Scientific developments such as genetic engineering and the human genome project can have far reaching ethical, social and political implications for human society. The HIV/ AIDS controversy in South African reveals basic, and as yet unanswered, questions pertaining to the role and influence of scientific knowledge in society. The investigations by the Truth and Reconciliation Commission into South Africa’s Chemical and Biological Warfare Programme of the 1980's and early 1990's have cast doubt on the integrity of scientists and concern on how society views its scientists.

Against this background a study was undertaken to monitor the views of distance education science students on the social responsibility of scientists. A Views-on-Science-Technology-Society instrument, based on interviews, open format and fixed format questionnaires was designed with the purpose of establishing attitude profiles of students towards a variety of aspects of the social responsibility of scientists.

Research results are discussed in terms of topics such as the communication between scientists and the public, education, decision making on the implementation of scientific discoveries, objectives and consequences of scientific activity, whistle blowing, values and codes of practice, cultural and gender issues.

By virtue of their highly specialized knowledge, the social responsibility of scientists extends beyond that of other citizens. Consequently, the teaching of scientific theory cannot be separated from addressing social and ethical problems. This study provides an insight into the views and attitudes of South Africa’s future scientists on social aspects of science, which could be used in the design of teaching materials.

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Views of distance education science students on the social responsibility of scientists

Dürten Röhm  

Nthabiseng A Ogude  

Marissa Rollnick  

Scientific developments such as genetic engineering and the human genome project can have far reaching ethical, social and political implications for human society. The HIV/ AIDS controversy in South African reveals basic, and as yet unanswered, questions pertaining to the role and influence of scientific knowledge in society. The investigations by the Truth and Reconciliation Commission into South Africa’s Chemical and Biological Warfare Programme of the 1980's and early 1990's have cast doubt on the integrity of scientists and concern on how society views its scientists.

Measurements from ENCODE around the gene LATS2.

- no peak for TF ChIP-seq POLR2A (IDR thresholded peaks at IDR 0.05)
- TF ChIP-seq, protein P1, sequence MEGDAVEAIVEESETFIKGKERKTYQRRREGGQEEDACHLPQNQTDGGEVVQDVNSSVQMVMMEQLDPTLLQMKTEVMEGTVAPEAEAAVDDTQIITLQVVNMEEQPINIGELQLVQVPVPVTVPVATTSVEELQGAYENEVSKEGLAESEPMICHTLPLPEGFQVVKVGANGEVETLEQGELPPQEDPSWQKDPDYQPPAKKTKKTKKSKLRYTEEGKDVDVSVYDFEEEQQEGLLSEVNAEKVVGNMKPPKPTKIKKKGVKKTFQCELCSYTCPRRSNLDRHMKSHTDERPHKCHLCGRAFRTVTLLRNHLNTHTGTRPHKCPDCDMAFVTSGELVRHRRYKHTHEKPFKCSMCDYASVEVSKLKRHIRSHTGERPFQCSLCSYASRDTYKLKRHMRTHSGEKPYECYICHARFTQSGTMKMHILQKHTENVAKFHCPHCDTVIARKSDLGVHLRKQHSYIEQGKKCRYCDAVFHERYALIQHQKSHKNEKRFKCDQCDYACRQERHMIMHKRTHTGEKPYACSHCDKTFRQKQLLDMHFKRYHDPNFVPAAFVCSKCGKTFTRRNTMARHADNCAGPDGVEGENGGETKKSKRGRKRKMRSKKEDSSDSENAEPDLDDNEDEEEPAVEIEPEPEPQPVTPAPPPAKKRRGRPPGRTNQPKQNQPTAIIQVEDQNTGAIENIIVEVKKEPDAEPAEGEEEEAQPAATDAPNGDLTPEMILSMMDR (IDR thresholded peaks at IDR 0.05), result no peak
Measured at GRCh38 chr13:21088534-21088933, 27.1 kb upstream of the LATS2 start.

Against this background a study was undertaken to monitor the views of distance education science students on the social responsibility of scientists. A Views-on-Science-Technology-Society instrument, based on interviews, open format and fixed format questionnaires was designed with the purpose of establishing attitude profiles of students towards a variety of aspects of the social responsibility of scientists.

Research results are discussed in terms of topics such as the communication between scientists and the public, education, decision making on the implementation of scientific discoveries, objectives and consequences of scientific activity, whistle blowing, values and codes of practice, cultural and gender issues.

By virtue of their highly specialized knowledge, the social responsibility of scientists extends beyond that of other citizens. Consequently, the teaching of scientific theory cannot be separated from addressing social and ethical problems. This study provides an insight into the views and attitudes of South Africa’s future scientists on social aspects of science, which could be used in the design of teaching materials.

A copy of the full paper has not yet been submitted.

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